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I would recommend picking up your basic gear on ebay and craigs list. I also use sportmans guide,com. my husband and I got completely outfitted for about 7-800 bucks doing it that way.
 

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Personally, I say don't get too stressed about finding "hunting" clothing, in the sense of focusing on "scent blocking" or fancy camo patterns or gear recommended on the myriad of "Hunting TV" shows out there.
Get yourself some durable clothes you can layer to stay comfortable and dry based on changing conditions.
Think Dickies, Carhartt, Wrangler, thermal underwear, surplus cargo pants, etc. Some basic shirt layers, flannels, sweatshirts, socks, etc.
Use scentless/eliminating, UV reducing detergent and any of the scent reducing sprays if you want, but reading conditions/wind and adjusting your tactics/location is far more effective than relying on clothing.

Put more energy/investment into picking up quality "gear" on things that will make you safer and more successful, things like binoculars (if your planned location has distances to justify it), shooting sticks (if you'll be stalking around fields or setup in a popup blind), a good treestand (if you plan to hunt from one, though quality can certainly be found in the used market.)
A good knife for field dressing will make the task easier, safer, and cleaner. Personal preference there, some folk like fixed blades, some like folders, some like gut hooks, some don't. Some like the $200 knife, some are quite comfortable with a $10 Morakniv off Amazon. As long as it holds an edge and is of the shape/length YOU prefer, spend whatever your heart desires.
You can buy a pre-made "dragging harness" or cart system, or you can make a simple toggle rope for pennies... Your call.

Make sure your chosen arms are in good shape, and that you're accurate, comfortable, and consistent with them.
Don't buy the hype that you need the latest and greatest bullet/broadhead/arrow or bolt shaft, $800 scope or $1500 rifle or $1000 shotgun either.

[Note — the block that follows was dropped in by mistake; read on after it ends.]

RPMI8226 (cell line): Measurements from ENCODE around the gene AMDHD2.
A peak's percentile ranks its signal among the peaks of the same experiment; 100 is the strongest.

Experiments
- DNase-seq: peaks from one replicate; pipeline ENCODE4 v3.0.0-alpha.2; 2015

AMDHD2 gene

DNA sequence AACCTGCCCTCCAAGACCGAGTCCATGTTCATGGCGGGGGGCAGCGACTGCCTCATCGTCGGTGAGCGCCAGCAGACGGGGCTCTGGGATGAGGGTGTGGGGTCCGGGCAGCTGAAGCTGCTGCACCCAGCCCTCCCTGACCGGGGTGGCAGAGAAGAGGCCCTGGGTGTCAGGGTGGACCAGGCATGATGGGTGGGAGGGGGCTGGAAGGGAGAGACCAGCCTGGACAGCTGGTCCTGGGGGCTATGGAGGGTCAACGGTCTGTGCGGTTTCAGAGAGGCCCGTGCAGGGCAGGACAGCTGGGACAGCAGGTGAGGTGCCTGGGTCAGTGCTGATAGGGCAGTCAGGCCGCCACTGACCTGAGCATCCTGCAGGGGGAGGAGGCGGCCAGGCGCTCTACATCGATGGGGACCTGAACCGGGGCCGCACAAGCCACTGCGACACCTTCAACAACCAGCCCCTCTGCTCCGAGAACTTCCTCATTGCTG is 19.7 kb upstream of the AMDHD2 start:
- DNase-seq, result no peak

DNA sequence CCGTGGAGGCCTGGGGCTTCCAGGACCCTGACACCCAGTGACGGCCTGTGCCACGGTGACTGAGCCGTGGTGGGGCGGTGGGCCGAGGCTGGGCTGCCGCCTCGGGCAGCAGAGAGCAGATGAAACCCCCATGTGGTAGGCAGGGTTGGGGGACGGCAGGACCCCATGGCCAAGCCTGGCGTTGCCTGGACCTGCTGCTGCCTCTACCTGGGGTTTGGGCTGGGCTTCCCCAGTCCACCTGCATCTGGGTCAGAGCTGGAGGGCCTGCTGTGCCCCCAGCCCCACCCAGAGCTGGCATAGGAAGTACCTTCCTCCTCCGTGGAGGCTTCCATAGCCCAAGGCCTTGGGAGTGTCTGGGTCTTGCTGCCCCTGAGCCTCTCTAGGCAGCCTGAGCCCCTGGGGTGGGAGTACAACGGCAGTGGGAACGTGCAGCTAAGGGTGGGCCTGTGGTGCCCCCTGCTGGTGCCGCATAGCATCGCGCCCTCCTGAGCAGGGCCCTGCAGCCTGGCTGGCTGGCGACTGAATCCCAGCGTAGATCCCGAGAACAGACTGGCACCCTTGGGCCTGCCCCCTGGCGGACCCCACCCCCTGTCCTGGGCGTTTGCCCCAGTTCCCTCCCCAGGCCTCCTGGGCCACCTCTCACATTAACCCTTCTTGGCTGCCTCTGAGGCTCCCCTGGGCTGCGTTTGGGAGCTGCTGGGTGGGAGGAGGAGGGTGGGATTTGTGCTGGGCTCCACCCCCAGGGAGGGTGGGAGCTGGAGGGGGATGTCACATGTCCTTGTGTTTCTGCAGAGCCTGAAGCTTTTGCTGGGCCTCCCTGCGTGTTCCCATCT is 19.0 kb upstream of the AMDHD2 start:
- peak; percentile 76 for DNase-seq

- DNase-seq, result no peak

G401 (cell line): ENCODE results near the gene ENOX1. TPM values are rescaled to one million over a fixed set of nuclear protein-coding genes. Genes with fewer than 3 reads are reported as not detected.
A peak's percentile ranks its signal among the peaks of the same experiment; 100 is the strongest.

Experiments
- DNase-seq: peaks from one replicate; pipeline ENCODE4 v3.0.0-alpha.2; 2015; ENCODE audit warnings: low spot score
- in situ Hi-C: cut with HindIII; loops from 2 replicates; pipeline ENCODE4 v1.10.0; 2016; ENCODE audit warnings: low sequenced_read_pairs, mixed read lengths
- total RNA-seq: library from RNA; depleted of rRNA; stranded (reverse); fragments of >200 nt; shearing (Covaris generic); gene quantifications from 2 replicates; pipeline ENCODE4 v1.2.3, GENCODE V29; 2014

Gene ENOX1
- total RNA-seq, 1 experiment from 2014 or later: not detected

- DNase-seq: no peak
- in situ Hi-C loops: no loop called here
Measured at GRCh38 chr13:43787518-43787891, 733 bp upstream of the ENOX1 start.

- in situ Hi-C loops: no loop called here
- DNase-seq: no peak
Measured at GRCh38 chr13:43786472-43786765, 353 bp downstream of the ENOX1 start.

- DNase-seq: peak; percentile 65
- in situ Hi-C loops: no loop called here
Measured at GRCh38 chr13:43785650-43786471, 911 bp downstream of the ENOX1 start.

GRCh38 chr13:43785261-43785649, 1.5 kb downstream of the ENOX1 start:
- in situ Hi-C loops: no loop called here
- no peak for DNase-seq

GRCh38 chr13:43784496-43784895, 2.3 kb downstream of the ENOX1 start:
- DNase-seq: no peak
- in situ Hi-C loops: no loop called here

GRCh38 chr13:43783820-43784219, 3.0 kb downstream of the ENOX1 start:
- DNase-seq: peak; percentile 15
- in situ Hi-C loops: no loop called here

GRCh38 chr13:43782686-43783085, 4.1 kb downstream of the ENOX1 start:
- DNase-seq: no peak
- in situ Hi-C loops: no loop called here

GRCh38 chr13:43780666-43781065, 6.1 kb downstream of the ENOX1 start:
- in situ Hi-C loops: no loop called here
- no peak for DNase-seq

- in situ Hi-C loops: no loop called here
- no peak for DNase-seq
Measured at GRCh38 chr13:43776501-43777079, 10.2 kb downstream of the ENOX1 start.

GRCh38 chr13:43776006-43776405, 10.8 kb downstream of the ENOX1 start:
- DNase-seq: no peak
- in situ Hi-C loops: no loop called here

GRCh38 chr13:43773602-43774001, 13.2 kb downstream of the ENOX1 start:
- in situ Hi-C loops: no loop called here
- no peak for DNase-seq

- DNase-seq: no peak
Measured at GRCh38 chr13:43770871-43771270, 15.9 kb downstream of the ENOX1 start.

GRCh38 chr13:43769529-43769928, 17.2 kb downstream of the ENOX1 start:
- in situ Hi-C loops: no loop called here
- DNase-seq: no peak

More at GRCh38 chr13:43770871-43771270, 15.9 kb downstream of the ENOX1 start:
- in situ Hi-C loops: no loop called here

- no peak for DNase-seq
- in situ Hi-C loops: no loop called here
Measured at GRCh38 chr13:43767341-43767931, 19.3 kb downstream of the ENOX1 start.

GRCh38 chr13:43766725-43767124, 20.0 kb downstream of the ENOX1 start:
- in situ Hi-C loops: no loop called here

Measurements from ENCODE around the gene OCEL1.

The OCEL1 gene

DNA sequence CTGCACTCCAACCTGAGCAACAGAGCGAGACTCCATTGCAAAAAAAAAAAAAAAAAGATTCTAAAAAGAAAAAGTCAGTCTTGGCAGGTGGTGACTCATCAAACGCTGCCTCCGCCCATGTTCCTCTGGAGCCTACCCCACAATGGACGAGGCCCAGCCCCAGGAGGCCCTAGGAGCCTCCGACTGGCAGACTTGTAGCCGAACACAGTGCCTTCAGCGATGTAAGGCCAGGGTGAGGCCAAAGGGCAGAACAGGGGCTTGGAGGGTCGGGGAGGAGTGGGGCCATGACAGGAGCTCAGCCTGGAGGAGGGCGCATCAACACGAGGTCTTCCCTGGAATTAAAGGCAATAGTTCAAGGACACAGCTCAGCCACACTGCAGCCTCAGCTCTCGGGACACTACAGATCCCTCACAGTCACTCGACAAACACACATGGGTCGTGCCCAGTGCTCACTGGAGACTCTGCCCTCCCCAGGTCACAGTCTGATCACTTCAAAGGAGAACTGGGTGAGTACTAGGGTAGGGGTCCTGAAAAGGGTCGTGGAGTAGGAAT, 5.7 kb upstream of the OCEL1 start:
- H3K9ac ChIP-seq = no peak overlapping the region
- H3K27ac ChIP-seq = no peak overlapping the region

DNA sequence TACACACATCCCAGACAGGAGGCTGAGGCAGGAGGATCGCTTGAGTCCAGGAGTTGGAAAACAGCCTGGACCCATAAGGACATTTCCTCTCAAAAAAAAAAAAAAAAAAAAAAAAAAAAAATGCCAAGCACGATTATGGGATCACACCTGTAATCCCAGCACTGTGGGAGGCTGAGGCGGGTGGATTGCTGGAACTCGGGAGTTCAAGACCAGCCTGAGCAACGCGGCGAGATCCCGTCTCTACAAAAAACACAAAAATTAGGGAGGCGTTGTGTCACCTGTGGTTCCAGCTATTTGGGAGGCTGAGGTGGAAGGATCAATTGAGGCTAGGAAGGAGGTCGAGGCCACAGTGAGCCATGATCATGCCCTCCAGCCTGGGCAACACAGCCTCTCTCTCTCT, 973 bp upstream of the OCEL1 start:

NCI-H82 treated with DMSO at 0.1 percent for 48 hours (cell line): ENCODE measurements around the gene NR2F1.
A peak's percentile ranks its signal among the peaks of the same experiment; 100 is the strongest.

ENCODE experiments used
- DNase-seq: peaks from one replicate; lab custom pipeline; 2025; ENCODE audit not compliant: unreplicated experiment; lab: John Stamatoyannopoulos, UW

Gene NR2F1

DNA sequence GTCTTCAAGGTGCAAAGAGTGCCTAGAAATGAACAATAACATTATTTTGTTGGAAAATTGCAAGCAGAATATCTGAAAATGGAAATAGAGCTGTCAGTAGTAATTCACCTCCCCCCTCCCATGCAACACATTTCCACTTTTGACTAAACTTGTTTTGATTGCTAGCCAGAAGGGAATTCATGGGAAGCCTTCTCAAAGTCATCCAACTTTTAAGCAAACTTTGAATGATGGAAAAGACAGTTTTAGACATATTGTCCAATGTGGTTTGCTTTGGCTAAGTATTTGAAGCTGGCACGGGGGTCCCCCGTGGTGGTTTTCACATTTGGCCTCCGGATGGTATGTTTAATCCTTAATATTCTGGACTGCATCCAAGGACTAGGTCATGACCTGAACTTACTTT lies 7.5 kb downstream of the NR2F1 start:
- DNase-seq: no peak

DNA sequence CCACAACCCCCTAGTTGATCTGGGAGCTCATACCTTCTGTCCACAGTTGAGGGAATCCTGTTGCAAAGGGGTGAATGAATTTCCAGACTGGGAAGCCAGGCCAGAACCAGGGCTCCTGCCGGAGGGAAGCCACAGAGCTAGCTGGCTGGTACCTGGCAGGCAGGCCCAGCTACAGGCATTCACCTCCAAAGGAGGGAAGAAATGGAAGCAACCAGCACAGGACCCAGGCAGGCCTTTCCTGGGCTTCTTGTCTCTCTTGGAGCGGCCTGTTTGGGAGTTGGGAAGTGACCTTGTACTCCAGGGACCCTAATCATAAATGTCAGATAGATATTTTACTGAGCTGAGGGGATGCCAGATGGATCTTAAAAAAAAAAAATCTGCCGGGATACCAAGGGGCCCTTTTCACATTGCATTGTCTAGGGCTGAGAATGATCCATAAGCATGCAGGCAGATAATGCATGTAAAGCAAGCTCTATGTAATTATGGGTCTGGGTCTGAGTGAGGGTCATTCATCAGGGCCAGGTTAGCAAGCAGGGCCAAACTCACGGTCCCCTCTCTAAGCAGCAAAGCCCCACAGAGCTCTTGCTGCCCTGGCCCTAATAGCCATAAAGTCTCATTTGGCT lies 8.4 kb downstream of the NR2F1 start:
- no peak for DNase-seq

Circling back to clothes, it's more important that you are comfortable when potentially sitting/standing in the woods under a tree, or in a blind, or in a treestand for 12 hours than it is to look good.
Layers, (quiet layers!) and appropriate, comfortable footwear are the keys.
When I "retire" jeans, sweats, t-shirts, etc. from the "social" wardrobe, they go into my hunting/fishing/chores wardrobe.
I have a pair of insulated Rocky boots that have served me well for about 15 years so far, but I tend to wear my Muckboot Chores more often than not, even some of the colder weather. Good sock layers help with either. If it's REALLY cold (IE, late season or the occasional Rifle season) I'll toss my trusty old Carhartt bibs on.
I have an old (25+ years) Remington blaze orange parka, but unless it's below freezing out, I'll probably be layered up with an insulated $20 blaze orange zip-up hoodie on top.

Bottom line is you probably have 90+% of what you need on hand already. Focus your spend on what will make a difference in the quality/enjoyment of the hunt, don't stress on looking the part (other than complying with Florescent Orange requirements as applicable.)
 

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I second Sportsman's Guide. Used by a lot from Cabelas before BPS acquired then...now very little.
 

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Try Walmart for clothing, shells and other hunting gear, also check out yard sales and other sporting good store and check to see if the have bargain tables. Also check out public auctions , that are selling hunting related items.
 

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Good general rule for hunting clothing including base layers is to Stay away from Cotton and Denim and instead look for synthetics or wool